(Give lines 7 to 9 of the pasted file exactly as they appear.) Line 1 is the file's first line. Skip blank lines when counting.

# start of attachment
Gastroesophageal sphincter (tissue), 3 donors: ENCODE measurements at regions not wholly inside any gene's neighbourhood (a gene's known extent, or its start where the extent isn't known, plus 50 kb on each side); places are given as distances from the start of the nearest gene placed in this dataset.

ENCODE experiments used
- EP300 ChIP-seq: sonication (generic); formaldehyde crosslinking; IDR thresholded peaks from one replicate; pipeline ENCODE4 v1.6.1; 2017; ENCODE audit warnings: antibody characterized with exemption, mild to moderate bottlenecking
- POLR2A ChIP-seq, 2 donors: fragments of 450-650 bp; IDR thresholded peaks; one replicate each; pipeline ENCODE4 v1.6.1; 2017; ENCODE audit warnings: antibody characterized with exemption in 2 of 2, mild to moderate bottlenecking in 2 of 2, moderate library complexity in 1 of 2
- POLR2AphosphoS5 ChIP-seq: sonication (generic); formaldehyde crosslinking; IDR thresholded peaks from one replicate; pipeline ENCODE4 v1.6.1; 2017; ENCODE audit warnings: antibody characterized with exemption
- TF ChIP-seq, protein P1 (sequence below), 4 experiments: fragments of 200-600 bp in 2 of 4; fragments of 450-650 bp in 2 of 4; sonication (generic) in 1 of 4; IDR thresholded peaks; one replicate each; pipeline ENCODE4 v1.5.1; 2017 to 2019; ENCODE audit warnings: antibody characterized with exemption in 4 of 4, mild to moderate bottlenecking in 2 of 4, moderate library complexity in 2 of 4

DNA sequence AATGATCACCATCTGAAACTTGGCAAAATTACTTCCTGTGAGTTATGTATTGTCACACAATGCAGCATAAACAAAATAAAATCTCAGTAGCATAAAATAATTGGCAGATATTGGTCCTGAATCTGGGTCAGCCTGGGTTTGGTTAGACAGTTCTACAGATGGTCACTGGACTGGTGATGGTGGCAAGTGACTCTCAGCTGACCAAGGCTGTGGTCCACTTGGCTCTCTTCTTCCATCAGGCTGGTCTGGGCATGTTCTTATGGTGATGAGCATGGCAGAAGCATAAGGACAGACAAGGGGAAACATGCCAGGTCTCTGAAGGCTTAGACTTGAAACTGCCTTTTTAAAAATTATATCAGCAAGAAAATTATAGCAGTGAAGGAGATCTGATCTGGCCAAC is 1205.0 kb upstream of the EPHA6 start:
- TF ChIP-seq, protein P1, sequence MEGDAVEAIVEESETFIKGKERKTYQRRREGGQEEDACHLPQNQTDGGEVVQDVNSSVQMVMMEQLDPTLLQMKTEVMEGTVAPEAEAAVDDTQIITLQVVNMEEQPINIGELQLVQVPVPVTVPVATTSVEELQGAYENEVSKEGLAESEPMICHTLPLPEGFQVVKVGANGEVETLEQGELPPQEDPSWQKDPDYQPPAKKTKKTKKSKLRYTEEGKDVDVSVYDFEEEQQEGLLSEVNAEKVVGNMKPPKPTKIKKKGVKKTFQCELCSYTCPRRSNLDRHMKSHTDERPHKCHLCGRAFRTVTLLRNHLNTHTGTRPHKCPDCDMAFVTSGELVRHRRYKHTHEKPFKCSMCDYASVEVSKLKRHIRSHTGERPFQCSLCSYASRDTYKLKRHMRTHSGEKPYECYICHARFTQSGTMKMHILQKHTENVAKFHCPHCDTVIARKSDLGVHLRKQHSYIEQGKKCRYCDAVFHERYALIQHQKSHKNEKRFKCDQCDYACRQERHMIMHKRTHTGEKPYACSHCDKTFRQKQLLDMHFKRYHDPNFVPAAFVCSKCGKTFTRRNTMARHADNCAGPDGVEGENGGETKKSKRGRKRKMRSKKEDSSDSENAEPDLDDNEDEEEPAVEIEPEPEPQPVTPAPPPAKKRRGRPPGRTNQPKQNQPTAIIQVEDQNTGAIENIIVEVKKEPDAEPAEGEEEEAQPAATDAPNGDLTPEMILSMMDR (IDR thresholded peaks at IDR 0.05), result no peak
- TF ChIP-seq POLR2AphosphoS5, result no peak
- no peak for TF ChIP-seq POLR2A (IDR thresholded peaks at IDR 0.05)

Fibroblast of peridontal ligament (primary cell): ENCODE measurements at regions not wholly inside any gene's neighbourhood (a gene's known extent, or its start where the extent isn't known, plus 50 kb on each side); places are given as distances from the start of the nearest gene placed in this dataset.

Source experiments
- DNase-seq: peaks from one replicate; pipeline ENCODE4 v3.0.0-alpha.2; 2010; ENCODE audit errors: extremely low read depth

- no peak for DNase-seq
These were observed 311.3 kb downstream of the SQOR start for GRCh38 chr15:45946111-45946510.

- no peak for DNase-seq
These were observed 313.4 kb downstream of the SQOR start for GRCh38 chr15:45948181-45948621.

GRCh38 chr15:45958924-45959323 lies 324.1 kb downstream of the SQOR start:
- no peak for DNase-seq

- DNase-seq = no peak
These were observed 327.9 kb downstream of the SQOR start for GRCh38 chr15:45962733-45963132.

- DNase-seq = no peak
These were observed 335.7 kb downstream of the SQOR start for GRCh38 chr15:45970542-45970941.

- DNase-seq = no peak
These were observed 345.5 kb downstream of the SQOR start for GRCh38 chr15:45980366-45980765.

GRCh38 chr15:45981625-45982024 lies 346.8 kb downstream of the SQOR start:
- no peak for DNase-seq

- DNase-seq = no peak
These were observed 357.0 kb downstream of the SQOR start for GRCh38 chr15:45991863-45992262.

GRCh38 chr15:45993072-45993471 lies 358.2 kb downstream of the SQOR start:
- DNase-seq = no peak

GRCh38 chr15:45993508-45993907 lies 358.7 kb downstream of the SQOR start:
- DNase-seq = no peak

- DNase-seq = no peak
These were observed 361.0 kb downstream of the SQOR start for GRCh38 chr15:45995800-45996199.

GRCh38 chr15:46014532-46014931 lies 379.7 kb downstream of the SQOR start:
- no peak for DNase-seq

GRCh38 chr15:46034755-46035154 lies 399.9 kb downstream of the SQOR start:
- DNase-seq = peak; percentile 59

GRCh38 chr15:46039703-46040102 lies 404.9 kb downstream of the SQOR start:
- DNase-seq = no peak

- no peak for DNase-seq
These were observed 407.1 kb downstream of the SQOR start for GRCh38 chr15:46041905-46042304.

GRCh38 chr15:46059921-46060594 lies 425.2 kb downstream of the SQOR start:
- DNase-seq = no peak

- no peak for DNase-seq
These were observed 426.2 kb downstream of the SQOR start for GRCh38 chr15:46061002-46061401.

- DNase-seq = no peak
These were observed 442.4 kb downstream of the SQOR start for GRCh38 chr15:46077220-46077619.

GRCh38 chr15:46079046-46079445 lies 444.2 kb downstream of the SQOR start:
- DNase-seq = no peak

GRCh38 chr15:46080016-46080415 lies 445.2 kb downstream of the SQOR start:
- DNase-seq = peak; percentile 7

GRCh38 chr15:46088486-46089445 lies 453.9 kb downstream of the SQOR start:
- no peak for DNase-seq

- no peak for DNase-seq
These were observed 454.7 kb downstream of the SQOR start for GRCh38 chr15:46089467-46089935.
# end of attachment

DNA sequence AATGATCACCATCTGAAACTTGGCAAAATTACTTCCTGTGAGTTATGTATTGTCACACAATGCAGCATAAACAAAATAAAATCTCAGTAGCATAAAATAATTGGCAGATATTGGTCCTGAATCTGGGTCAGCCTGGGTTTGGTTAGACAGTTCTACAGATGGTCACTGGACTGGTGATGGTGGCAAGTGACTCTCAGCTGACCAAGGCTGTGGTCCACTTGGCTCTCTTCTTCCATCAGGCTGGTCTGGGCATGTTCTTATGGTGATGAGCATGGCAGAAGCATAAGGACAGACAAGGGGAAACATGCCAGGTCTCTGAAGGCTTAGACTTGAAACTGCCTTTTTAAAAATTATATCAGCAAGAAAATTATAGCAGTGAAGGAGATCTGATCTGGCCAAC is 1205.0 kb upstream of the EPHA6 start:
- TF ChIP-seq, protein P1, sequence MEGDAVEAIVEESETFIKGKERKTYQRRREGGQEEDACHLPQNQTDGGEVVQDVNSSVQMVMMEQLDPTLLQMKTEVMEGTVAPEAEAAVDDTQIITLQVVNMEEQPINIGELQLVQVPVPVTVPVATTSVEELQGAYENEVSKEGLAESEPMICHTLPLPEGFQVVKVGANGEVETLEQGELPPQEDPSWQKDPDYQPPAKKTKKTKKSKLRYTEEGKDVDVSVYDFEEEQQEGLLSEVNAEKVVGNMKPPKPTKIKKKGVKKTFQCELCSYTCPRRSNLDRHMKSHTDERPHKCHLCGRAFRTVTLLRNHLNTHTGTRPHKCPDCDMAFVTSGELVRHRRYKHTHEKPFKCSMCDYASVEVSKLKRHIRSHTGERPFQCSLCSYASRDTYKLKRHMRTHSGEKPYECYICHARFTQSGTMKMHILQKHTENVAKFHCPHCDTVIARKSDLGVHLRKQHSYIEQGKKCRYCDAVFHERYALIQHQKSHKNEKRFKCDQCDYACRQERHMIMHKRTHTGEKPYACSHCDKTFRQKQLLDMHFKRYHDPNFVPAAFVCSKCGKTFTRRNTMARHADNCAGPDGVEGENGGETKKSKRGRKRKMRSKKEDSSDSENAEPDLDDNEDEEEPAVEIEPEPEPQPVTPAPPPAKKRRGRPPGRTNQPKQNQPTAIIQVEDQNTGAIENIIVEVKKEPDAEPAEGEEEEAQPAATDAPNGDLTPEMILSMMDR (IDR thresholded peaks at IDR 0.05), result no peak
- TF ChIP-seq POLR2AphosphoS5, result no peak